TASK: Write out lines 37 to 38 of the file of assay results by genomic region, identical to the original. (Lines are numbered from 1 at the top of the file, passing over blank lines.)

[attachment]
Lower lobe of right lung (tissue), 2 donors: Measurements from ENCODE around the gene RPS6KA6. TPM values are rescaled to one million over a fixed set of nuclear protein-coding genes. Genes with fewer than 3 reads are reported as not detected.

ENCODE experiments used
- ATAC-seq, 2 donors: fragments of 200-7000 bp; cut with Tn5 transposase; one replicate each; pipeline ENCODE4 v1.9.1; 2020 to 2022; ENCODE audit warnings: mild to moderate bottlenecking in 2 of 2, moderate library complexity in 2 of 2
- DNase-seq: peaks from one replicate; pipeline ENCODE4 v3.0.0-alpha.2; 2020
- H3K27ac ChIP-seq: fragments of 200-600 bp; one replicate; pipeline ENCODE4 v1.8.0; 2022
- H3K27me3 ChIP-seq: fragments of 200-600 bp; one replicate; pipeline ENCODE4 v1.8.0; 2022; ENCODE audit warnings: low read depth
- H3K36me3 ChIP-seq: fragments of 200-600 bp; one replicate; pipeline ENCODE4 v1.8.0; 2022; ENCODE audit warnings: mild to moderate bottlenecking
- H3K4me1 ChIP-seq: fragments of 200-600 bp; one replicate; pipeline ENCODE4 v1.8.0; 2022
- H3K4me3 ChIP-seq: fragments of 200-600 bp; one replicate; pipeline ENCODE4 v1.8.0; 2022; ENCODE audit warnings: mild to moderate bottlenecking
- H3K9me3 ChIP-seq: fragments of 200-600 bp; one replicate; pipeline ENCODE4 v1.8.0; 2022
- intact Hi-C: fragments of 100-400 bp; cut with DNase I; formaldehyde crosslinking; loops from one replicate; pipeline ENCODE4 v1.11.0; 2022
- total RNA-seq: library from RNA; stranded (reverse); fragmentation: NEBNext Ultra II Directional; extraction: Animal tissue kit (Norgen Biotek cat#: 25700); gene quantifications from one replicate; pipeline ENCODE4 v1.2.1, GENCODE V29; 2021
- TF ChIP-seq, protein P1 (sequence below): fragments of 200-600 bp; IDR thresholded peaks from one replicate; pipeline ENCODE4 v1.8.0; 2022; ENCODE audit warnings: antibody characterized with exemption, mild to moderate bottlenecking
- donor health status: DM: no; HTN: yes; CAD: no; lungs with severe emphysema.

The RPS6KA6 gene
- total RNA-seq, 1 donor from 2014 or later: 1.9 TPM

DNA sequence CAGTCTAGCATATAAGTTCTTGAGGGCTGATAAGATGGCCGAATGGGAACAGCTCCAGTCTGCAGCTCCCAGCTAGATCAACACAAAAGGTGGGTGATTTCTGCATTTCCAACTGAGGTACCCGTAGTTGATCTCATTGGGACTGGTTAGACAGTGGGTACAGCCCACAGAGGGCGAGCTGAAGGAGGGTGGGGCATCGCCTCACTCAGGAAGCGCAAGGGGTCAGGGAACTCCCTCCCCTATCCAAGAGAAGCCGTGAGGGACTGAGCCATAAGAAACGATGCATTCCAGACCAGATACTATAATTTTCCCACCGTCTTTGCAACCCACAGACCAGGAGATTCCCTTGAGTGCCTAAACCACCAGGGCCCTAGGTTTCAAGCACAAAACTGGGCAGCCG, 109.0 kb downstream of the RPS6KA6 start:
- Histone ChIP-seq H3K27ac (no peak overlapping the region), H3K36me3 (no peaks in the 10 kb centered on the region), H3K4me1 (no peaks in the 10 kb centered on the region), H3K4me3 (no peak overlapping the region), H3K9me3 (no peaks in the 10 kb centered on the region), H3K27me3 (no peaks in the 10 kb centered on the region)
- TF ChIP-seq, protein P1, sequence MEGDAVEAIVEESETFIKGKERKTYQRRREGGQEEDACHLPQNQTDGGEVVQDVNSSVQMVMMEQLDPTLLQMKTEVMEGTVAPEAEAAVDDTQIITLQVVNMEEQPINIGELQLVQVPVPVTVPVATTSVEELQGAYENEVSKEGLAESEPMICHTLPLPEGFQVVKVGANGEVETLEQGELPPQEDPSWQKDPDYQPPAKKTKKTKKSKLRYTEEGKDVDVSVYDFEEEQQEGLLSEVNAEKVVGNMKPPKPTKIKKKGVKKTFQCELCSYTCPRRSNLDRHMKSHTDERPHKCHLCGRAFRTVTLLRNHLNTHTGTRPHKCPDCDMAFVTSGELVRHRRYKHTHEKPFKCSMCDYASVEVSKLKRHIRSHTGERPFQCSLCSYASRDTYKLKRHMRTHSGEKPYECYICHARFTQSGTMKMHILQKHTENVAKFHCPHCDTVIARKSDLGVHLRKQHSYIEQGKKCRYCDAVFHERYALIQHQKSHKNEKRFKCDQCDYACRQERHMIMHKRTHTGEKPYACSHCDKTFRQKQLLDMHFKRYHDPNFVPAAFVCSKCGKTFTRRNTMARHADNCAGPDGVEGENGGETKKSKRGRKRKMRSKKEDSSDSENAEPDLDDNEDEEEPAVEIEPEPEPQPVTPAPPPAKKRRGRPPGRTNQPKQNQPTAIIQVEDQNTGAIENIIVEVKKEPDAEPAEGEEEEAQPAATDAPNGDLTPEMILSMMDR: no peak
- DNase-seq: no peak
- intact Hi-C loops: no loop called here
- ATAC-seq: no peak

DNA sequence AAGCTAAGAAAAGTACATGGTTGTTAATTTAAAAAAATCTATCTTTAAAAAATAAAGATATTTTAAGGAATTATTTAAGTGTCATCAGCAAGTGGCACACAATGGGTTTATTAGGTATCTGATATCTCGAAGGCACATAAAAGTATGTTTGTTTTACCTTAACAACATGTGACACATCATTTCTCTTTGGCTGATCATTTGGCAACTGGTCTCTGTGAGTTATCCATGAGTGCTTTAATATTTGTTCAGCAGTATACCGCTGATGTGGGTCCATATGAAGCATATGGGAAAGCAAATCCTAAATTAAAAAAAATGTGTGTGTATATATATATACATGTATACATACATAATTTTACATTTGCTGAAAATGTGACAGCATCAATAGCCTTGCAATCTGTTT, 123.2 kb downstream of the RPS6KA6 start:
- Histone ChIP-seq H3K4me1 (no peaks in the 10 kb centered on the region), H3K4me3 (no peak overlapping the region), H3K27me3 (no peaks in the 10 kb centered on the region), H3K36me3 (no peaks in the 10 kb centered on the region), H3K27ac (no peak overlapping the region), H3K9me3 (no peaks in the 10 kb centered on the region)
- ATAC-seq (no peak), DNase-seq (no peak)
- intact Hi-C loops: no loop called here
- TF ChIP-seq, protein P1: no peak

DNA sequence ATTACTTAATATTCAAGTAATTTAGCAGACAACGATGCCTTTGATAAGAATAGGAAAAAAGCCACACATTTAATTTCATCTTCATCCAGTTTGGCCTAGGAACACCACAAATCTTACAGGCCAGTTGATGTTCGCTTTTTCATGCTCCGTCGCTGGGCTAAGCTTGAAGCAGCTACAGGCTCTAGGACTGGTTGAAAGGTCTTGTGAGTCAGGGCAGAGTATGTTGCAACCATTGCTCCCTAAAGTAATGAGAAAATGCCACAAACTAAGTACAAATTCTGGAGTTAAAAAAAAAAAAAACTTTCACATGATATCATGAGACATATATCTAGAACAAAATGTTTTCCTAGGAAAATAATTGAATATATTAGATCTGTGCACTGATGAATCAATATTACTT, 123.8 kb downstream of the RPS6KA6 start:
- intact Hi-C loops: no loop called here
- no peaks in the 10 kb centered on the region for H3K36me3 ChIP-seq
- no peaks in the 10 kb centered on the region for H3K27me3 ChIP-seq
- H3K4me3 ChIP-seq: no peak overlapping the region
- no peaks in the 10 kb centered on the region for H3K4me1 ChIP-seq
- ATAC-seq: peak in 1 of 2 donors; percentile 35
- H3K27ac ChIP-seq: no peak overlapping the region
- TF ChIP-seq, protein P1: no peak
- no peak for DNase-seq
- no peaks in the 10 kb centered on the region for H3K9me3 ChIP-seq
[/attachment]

- no peak for DNase-seq
- no peaks in the 10 kb centered on the region for H3K9me3 ChIP-seq